• In North Dakota they meet leaders of The Standing Rock Great Sioux tribe. They learn that the tribe’s opposition to the passage of the North Dakota access oil pipeline under Lake Oehe stems from the threat to the purity of their water supply. A huge protest attracted global funding and support. In the winter of 2016-17, the protest continued through harsh conditions as an attempt to protect the water supply when pipeline construction resumed.
  • In Southern Russia and Norway the Saami are fighting for the survival of the reindeer and their culture. They sent speakers to the International indigenous people’s forum which was a significant part of the Paris climate talks in 2016.

QUAKER RESISTANCE

Quaker Resistance

  • Organising a Meeting for Worship for Witness on Pendle Hill, against fracking, which has been licensed in that area.
  • Taking part in a ‘flash mob die-in’ organised by Reclaim the Power at Heathrow Airport’s Terminal 2, to protest against airport expansion.
  • Cutting through a fence at Heathrow Airport and creating a human chain on a runway to oppose airport expansion.
  • Spending three days at a Reclaim the Power action camp at Didcot power station in Oxfordshire.
  • In Britain agreeing that centrally-held funds should not be invested in fossil fuel extraction companies, and that existing investments in these companies should be sold.
  • In Philadelphia, campaigning successfully to end the PNC bank’s involvement in mountaintop removal coal mining.
  • In the UK, holding Meetings for Worship in the British Museum to draw attention to its funding by the oil company, BP, and calling on the museum to drop the funding.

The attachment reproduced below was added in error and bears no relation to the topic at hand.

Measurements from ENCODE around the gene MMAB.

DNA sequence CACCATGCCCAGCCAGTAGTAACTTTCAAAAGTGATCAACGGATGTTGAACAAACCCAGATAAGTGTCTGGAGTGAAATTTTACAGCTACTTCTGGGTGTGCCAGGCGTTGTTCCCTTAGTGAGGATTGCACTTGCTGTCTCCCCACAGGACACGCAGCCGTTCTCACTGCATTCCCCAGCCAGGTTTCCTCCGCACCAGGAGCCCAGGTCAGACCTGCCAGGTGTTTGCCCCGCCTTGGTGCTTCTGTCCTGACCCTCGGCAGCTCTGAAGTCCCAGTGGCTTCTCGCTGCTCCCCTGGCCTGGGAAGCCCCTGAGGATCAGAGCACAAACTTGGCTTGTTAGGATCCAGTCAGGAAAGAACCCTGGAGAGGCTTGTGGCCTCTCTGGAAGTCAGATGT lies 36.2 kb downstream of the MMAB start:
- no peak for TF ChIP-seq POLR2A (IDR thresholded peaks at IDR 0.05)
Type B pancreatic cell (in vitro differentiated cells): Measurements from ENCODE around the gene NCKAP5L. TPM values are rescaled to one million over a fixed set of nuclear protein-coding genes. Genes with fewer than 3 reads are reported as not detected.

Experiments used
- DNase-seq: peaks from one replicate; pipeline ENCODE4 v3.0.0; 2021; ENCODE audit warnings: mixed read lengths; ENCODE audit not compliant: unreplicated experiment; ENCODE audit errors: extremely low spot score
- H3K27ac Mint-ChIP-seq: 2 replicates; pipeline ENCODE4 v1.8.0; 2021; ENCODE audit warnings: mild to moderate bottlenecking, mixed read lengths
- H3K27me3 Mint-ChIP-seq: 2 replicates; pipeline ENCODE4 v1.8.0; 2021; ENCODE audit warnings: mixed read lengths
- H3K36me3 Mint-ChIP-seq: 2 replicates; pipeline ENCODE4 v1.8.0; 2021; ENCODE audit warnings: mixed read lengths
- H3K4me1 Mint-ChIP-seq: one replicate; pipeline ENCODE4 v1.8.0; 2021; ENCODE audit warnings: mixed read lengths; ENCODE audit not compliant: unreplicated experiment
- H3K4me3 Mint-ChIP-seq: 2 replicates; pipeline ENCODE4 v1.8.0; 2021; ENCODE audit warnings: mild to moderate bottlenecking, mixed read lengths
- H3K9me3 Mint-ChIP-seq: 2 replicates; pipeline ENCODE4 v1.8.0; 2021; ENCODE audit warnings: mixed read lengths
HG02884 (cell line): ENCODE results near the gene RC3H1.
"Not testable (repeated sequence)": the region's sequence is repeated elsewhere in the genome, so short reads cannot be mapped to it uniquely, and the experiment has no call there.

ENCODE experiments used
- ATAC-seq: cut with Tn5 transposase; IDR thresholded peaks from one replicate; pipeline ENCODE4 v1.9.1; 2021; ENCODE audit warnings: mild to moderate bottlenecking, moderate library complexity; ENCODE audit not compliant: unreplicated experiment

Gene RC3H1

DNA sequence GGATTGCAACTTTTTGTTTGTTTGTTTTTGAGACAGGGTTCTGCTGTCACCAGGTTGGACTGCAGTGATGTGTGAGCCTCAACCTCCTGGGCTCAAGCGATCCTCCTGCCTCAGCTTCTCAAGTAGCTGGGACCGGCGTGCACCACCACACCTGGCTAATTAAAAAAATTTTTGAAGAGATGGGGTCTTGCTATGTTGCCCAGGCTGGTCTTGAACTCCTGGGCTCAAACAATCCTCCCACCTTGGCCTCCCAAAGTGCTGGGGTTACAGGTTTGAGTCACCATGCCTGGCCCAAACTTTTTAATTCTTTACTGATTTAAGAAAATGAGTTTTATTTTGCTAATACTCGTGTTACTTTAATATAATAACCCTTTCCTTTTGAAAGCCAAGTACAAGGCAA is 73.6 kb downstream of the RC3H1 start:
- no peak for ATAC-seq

• In Oxford, working with Fossil Free Oxfordshire to try to persuade the County Council Pension fund to divest from fossil fuel extraction companies. 

And, no doubt, much more!

Love and Hope

These two universal motives are inextricably linked and Madoka and Fumiko learnt a lot about the importance of fostering both. When they returned home they settled in with other people working to keep these motives alive. Around the world ordinary people are starting to do things differently.

  • Farmers are changing the way they think. Grazing animals on uncut grass and promoting pasture land holds carbon in the soil and maintains fertility without the need to use chemical fertilisers and cereals for feeding.
  • Transport companies are urgently exploring alternative energies to keep buses moving people around without pollution in cities.
  • Collectives selling locally grown food are springing up as alternatives to supermarket shopping.
  • Transition towns are building healthy co-operatives, encouraging community harvesting of garden produce and exploring the use of local currencies.
  • Architects and builders are piloting innovative, cheap and sustainable construction methods for house building, where small is the new beautiful.

We invite you to add to the list